One of the most exciting future advances in science is 3-D bioprinting -- that is, the use of modified 3-D printers, which stack successive layers of material to create objects, or cells to construct living tissue. Researchers already have printed skin and vertebral disks and transplanted them into animal bodies successfully, but they're still years and possibly decades away from fashioning a complex organ such as a liver, kidney or heart for transplant, using a patient's own cells as raw material.
Nevertheless, Tony Atala, director of the Wake Forest Institute for Regenerative Medicine, told the Washington Post in 2011 that he envisions transplantation someday following what he calls "the Dell computer model," in which a transplant surgeon will be able to order a complete organ with certain specs, just as he would pick out a hard drive or sound card for the PC on his desk. The biggest challenge, researchers say, is not in making the organ itself, but duplicating the complicated internal network of blood vessels that keeps a body part nourished and oxygenated. Some think a concerted government research effort -- the biological equivalent of the Manhattan Project -- could make it possible in as few as 10 years to print a transplantable human kidney.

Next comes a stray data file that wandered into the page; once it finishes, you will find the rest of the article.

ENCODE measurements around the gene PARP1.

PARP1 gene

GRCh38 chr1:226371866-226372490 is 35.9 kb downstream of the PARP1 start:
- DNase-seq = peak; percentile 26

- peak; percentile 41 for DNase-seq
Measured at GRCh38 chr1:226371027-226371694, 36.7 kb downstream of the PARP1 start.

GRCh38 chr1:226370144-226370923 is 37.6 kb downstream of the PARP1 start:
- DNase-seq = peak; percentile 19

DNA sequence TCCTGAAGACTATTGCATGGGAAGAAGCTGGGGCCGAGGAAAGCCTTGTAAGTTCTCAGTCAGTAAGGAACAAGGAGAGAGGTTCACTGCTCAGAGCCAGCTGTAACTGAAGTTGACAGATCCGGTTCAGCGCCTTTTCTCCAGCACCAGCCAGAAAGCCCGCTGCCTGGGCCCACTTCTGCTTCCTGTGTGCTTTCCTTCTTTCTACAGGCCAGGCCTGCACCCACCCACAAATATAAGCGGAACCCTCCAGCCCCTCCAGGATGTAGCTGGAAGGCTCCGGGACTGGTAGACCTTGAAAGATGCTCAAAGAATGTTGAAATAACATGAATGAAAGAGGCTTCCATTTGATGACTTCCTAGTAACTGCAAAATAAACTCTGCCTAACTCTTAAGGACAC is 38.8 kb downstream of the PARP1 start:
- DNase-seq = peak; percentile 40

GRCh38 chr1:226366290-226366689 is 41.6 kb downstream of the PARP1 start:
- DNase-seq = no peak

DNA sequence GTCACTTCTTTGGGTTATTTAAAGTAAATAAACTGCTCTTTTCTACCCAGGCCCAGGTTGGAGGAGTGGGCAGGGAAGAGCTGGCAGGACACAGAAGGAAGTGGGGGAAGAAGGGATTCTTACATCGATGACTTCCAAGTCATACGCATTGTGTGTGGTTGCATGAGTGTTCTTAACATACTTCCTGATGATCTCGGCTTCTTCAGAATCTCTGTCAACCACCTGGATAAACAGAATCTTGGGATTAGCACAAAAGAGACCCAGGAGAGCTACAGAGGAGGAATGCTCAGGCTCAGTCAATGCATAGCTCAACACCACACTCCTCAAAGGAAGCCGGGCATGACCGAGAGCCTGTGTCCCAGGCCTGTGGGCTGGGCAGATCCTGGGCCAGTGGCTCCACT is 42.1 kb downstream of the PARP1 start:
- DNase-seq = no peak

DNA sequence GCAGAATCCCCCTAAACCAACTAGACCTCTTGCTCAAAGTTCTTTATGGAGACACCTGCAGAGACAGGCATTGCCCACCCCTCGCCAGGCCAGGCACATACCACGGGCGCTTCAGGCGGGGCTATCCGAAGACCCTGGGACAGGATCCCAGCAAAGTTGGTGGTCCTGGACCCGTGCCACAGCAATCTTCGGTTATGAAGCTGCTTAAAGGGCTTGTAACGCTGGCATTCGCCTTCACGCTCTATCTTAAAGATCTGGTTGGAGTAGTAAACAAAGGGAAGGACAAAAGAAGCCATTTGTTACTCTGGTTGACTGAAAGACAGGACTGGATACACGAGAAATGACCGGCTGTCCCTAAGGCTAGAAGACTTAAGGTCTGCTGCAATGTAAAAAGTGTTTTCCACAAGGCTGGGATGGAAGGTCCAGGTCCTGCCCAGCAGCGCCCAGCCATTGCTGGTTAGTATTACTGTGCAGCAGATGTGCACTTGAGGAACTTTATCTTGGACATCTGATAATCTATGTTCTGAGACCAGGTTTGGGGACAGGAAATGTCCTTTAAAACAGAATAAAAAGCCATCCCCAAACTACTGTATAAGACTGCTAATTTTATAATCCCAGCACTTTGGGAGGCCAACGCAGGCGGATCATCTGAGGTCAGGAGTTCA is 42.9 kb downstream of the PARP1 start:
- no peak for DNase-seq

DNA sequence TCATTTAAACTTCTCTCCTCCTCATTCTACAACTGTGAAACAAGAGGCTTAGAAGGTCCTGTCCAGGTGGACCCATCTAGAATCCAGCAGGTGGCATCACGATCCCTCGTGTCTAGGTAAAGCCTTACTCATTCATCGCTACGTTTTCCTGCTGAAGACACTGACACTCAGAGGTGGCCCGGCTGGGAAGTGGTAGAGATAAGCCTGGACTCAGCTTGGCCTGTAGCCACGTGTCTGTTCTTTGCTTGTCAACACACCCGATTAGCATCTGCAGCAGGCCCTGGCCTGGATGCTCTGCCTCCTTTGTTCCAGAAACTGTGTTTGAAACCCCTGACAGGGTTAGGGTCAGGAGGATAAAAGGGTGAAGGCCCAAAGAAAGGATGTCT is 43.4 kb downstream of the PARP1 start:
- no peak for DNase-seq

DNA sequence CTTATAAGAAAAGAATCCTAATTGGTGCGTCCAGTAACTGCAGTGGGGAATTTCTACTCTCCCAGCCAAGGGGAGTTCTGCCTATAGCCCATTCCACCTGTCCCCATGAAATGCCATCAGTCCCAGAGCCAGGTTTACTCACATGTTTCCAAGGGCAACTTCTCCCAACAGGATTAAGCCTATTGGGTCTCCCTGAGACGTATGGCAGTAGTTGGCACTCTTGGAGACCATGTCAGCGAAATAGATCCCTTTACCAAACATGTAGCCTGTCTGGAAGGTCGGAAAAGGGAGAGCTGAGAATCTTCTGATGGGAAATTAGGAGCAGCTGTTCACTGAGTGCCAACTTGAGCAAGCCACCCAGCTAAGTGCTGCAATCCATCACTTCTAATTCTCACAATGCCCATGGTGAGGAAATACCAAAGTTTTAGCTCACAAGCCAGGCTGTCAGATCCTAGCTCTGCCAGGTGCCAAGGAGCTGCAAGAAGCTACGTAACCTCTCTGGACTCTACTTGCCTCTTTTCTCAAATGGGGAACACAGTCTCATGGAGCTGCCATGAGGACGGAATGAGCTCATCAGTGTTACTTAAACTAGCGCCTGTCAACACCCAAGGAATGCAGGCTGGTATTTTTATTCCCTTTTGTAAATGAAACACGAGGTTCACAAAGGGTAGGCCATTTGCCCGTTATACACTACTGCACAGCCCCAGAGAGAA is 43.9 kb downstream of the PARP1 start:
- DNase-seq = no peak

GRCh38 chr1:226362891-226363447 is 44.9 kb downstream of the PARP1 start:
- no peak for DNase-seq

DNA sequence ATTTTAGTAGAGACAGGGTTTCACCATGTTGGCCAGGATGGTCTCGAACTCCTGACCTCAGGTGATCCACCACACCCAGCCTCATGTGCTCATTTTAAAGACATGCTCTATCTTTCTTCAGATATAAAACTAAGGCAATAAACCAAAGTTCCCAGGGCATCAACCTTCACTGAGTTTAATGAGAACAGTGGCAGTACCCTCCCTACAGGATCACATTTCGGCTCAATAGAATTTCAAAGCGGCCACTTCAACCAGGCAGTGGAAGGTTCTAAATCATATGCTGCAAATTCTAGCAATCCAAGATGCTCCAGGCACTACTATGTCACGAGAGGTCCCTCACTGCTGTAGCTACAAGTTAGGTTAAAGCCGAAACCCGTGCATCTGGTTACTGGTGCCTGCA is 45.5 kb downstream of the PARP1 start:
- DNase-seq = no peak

But once that's accomplished, what's next may be even more astonishing. As bioprinting software pioneer Vladimir Mironov told the Post: "If one can bioprint functional human organ constructs, then bioprinting a whole human -- or whatever will be the name for such a creature -- is just a logical extension" [source: Berkowitz].